What is reflection?
Reflection is ‘the process whereby an individual thinks analytically about anything relating to their professional practice with the intention of gaining insight and using the lessons learned to maintain good practice or make improvements were possible’ as defined in the Academy of Medical Royal Colleges, Reflective practice toolkit (2018, p1). This toolkit contains many examples of medical reflection using different frameworks.
What is critical reflection?
As a critical reflector we are not only reflecting on our own actions and outcomes or results, we are also reflecting on whether or not we are doing the right things and in the wider context, reflecting on how we make decisions about what is right. This is sometimes referred to as triple loop learning (Tosey, Visser, and Saunders, 2012) as shown in the diagram below.
The HPCP and AoMP definition of a reflective practitioner expects the practitioner to critically reflect on and about assumptions and the wider context.
As a reflective practitioner we strive to reflect at the third loop level, critiquing and reflecting on and about established practices and procedures and whether or not they can be improved; as well as whether or not we can undertake these successfully, reliably, safely and appropriately.
Why is reflection important in clinical Science?
In Clinical Science, being a reflective practitioner:
“Benefits people using health and care services by:
- supporting individual professionals in multi-disciplinary team work
- fostering improvements in practice and services
- assuring the public that health and care professionals are continuously learning and seeking to improve (HCPC, 2019)”
By developing reflection as part of your ongoing practice you will be able to develop ideas and actions that can improve practice of individuals, teams and processes.
How to reflect?
There is no right or wrong way to reflect. What is important is that you move beyond simply describing what happened to analysing why it happened, what you felt and thought and what you have learned as a result. Your reflection should draw on an appropriate evidence base drawn from your portfolio to explain and justify your analysis and your learning and future practice. The evidence base you refer to could be any of the following:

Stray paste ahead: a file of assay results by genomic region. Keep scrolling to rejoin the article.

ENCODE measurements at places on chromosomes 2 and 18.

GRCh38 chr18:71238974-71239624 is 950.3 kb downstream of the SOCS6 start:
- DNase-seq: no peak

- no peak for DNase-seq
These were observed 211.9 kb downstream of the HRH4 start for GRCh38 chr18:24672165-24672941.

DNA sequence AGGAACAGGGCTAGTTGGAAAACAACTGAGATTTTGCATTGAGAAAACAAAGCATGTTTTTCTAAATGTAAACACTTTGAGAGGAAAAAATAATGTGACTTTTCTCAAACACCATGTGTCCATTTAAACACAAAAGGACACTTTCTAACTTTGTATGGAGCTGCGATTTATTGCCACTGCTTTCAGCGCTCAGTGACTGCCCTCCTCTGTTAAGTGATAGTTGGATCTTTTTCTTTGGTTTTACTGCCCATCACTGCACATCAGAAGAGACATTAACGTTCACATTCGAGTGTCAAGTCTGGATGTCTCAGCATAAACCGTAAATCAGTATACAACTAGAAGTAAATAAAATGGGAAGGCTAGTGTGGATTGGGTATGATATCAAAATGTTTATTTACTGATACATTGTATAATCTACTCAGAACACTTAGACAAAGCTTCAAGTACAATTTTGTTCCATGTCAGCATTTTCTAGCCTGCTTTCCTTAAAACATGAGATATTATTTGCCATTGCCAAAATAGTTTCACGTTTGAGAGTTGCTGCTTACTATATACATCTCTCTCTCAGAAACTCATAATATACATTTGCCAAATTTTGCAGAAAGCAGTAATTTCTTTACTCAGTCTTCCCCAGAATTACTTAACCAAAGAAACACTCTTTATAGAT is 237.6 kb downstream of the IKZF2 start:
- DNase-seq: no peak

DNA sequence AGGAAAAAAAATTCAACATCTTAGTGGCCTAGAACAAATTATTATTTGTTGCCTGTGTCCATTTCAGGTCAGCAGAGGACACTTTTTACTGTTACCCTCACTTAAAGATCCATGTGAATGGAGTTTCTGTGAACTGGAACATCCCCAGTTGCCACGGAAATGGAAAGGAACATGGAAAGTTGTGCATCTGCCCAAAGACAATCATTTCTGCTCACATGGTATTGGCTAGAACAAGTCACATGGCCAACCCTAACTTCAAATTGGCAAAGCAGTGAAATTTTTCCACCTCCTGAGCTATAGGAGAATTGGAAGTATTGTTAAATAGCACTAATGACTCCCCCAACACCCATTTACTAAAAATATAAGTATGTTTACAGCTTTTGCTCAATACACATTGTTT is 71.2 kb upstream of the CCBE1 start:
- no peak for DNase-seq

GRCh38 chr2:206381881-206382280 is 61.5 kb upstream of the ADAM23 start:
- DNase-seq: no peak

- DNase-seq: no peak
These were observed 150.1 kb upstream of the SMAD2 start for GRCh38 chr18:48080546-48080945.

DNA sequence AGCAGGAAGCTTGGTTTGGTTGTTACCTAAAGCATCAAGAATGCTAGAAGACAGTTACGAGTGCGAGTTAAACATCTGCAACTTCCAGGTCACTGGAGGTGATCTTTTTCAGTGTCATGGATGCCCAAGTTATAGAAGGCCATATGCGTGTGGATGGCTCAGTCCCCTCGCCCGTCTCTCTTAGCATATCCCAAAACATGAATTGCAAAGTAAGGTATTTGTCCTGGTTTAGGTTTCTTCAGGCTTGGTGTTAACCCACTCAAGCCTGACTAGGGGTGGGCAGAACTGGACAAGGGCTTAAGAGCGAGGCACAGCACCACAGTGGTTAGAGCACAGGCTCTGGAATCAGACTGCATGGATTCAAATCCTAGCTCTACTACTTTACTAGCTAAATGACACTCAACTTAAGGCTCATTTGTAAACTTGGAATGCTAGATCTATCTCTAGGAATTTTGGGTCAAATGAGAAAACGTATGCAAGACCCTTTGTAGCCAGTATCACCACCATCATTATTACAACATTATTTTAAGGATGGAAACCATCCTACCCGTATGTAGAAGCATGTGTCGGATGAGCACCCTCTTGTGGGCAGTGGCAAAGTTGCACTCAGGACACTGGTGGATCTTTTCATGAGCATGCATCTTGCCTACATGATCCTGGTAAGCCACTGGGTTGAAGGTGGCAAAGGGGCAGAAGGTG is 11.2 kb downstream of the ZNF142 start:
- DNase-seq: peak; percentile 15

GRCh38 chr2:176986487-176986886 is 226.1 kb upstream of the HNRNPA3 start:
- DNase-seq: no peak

- Tests, interpreting results, writing reports
- Workplace guidelines and protocols
- Speciality or professional body guidelines
- Literature (eg relevant theory from your MSc)
- Case studies
- Project reports
- Discussions with senior colleagues
- Presentations to peers
- Teaching sessions
- Conversations with supervisors
- Any signed off competency and/or evidence in your OneFile
What to reflect on?
Commonly reflection is about something you have done, e.g. a test, an analysis, a procedure, a diagnosis, a report, an encounter with a patient. In such cases reflection will be about analysing why you did what did, your decision-making processes, what you did well and areas where you might do things differently another time.
However, you can also reflect on observed encounters and interactions by other staff and see these as a learning process. These will form an important part of your reflections as you progress through your programme of work-based learning.
In order to get the most out of reflective practice you should have a systematic and structured approach and actively engage with the process. It is also important to reflect on all experiences, both positive or negative, large or small; for example a conversation with a colleague can generate meaningful insight and learning. (HCPC, 2019).
There is a tendency to think about reflection as what we do when something goes wrong. However, it is equally important to reflect when things go well, in order to build on and develop good practice and success.
Multi-disciplinary and professional team reflection is viewed as an excellent way to develop ideas and improve practice. (HCPC, 2019).
Your reflections on your practice must be evidence-based.